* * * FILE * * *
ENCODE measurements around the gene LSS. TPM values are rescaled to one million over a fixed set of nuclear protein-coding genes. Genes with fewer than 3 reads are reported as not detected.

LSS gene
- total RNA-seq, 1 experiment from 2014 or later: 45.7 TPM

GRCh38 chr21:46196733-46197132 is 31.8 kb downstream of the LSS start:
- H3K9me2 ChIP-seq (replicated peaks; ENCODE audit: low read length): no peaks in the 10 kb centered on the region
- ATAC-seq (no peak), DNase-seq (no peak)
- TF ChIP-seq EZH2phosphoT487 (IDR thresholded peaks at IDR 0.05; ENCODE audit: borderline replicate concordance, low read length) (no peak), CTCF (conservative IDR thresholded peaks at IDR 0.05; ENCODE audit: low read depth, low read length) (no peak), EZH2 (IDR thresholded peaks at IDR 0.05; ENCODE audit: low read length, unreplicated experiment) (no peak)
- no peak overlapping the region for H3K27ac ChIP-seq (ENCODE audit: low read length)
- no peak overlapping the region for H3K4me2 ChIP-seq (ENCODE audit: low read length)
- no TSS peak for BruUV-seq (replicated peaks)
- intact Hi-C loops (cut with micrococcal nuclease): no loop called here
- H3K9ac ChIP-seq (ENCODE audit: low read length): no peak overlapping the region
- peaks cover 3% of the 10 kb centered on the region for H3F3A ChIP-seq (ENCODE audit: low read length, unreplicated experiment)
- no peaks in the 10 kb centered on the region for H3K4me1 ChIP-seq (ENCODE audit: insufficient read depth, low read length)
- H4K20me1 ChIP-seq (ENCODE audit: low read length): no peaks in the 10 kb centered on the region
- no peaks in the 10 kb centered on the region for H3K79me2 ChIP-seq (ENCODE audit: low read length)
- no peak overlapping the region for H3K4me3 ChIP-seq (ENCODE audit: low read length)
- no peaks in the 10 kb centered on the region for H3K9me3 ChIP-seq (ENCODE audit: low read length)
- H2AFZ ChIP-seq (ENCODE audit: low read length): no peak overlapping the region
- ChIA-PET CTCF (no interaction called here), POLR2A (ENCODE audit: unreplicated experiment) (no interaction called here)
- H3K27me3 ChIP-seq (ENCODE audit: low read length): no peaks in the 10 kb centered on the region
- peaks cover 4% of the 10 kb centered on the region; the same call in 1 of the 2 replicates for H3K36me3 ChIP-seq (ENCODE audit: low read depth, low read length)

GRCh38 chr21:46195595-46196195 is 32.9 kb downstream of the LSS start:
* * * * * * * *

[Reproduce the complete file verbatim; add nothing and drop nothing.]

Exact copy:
ENCODE measurements around the gene LSS. TPM values are rescaled to one million over a fixed set of nuclear protein-coding genes. Genes with fewer than 3 reads are reported as not detected.

LSS gene
- total RNA-seq, 1 experiment from 2014 or later: 45.7 TPM

GRCh38 chr21:46196733-46197132 is 31.8 kb downstream of the LSS start:
- H3K9me2 ChIP-seq (replicated peaks; ENCODE audit: low read length): no peaks in the 10 kb centered on the region
- ATAC-seq (no peak), DNase-seq (no peak)
- TF ChIP-seq EZH2phosphoT487 (IDR thresholded peaks at IDR 0.05; ENCODE audit: borderline replicate concordance, low read length) (no peak), CTCF (conservative IDR thresholded peaks at IDR 0.05; ENCODE audit: low read depth, low read length) (no peak), EZH2 (IDR thresholded peaks at IDR 0.05; ENCODE audit: low read length, unreplicated experiment) (no peak)
- no peak overlapping the region for H3K27ac ChIP-seq (ENCODE audit: low read length)
- no peak overlapping the region for H3K4me2 ChIP-seq (ENCODE audit: low read length)
- no TSS peak for BruUV-seq (replicated peaks)
- intact Hi-C loops (cut with micrococcal nuclease): no loop called here
- H3K9ac ChIP-seq (ENCODE audit: low read length): no peak overlapping the region
- peaks cover 3% of the 10 kb centered on the region for H3F3A ChIP-seq (ENCODE audit: low read length, unreplicated experiment)
- no peaks in the 10 kb centered on the region for H3K4me1 ChIP-seq (ENCODE audit: insufficient read depth, low read length)
- H4K20me1 ChIP-seq (ENCODE audit: low read length): no peaks in the 10 kb centered on the region
- no peaks in the 10 kb centered on the region for H3K79me2 ChIP-seq (ENCODE audit: low read length)
- no peak overlapping the region for H3K4me3 ChIP-seq (ENCODE audit: low read length)
- no peaks in the 10 kb centered on the region for H3K9me3 ChIP-seq (ENCODE audit: low read length)
- H2AFZ ChIP-seq (ENCODE audit: low read length): no peak overlapping the region
- ChIA-PET CTCF (no interaction called here), POLR2A (ENCODE audit: unreplicated experiment) (no interaction called here)
- H3K27me3 ChIP-seq (ENCODE audit: low read length): no peaks in the 10 kb centered on the region
- peaks cover 4% of the 10 kb centered on the region; the same call in 1 of the 2 replicates for H3K36me3 ChIP-seq (ENCODE audit: low read depth, low read length)

GRCh38 chr21:46195595-46196195 is 32.9 kb downstream of the LSS start: